Danger on your doorstep – Three things you didn’t know about fires in social housing

As we head into what is sure to be a difficult winter for those who are already struggling to keep on top of their energy bills, we take a look at the landscape when it comes to fuel poverty, and why that places danger on the doorstep of everyone in high-rise buildings.

Fuel poverty is a killer

When people can’t pay their energy bills or are in debt to an energy company which they can’t afford to repay, they’re likely to look around for cheaper alternatives, no matter how unsafe they might be. Risky home heating practices, such as bringing gas canisters into high-rise and high-risk buildings, become more common as budgets tighten. In Scotland, an average 24% of the population faces some level of fuel poverty, leaving more homes than ever before at risk of fire. Although not strictly true, the perception that using gas cylinders is cheaper is fairly common, and as more tenants begin to struggle with making ends meet, the likelihood is that more will begin to take risks when it comes to keeping their homes and families warm.

Feeling the fire risk at home

Households which are classed as being in material deprivation already have a host of difficulties to deal with, but those living in them also have an extra worry that many of us don’t: 8.9% report feeling unsafe from fire. Sadly, that’s because they are – the danger on the doorstep is very real when you live closely with others.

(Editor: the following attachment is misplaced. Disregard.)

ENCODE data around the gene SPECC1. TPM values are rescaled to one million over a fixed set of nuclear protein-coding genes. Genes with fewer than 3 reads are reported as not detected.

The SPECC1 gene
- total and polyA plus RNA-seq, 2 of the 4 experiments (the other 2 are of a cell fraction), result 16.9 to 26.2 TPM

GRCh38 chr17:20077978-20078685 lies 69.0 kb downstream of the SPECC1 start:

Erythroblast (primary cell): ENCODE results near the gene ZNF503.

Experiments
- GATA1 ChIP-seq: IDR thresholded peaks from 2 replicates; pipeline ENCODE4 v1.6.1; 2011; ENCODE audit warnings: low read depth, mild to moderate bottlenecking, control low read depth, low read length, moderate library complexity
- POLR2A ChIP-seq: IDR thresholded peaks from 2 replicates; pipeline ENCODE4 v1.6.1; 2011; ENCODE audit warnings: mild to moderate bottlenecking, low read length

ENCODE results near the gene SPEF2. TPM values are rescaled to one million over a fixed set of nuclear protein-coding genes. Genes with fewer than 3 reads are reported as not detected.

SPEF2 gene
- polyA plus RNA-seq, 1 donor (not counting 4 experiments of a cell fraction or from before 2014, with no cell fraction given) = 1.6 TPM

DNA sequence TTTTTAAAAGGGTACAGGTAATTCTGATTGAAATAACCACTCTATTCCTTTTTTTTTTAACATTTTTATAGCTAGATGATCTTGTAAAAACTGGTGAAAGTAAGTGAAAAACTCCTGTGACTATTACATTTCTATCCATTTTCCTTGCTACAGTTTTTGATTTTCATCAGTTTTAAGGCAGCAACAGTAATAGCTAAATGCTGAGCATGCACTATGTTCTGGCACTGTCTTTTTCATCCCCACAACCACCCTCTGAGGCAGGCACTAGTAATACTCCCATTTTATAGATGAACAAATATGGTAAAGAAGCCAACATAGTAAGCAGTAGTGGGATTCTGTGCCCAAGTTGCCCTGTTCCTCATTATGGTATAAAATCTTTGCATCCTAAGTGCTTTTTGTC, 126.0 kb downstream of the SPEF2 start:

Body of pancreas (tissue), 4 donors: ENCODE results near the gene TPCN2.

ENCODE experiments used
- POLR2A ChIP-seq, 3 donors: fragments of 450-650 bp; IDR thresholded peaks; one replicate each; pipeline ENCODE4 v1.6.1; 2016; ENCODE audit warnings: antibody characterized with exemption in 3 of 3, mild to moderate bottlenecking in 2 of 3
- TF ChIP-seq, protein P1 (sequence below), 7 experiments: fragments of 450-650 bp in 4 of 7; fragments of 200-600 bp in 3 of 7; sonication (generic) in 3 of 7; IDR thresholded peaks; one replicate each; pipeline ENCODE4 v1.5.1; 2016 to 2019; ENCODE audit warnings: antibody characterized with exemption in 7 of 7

Dwelling fires are most common in social housing, at 3.4%, and the general fire risk is also higher than average at around 6%. While these numbers are already worrying enough, this disparity is only likely to increase as more households tip into fuel poverty this winter.

The true cost of fire is unknown

The longer-term cost of fire to people and property is estimated to be an aggregated £1.1billion, but this doesn’t take into account the significant impact of trauma upon those involved. Close to 1 in 5 people who have been in a fire incident report long-term psychological trauma, the cost of which isn’t included in the overall figure. We should also consider the cost to families who find themselves trapped in flats which can’t be sold due to unsafe cladding, leading to mental health and anxiety-related problems. As a social housing provider, it’s important to recognise the impact of fire, and fire risk, on people who feel unsafe and unable to control the actions of their neighbours; taking all measures to increase the physical safety of tenants, and improving their mental health by reducing fire anxiety, is a priority for landlords.

Tenant safety is the number one priority

Given the energy price increase, social housing providers have an even greater responsibility this winter to make sure that tenants are both safe and warm. Our metering and billing solution gives tenants direct real-time control over their energy bills, making payment easy and billing extremely accurate. Chameleon Detect, our remote monitoring system, ensures that no high-risk explosive items are brought into high-rise buildings, or are quickly and safely removed if they are. To find out more about how to keep your tenants safe and warm this winter, get in touch with the team at Chameleon Digitization today.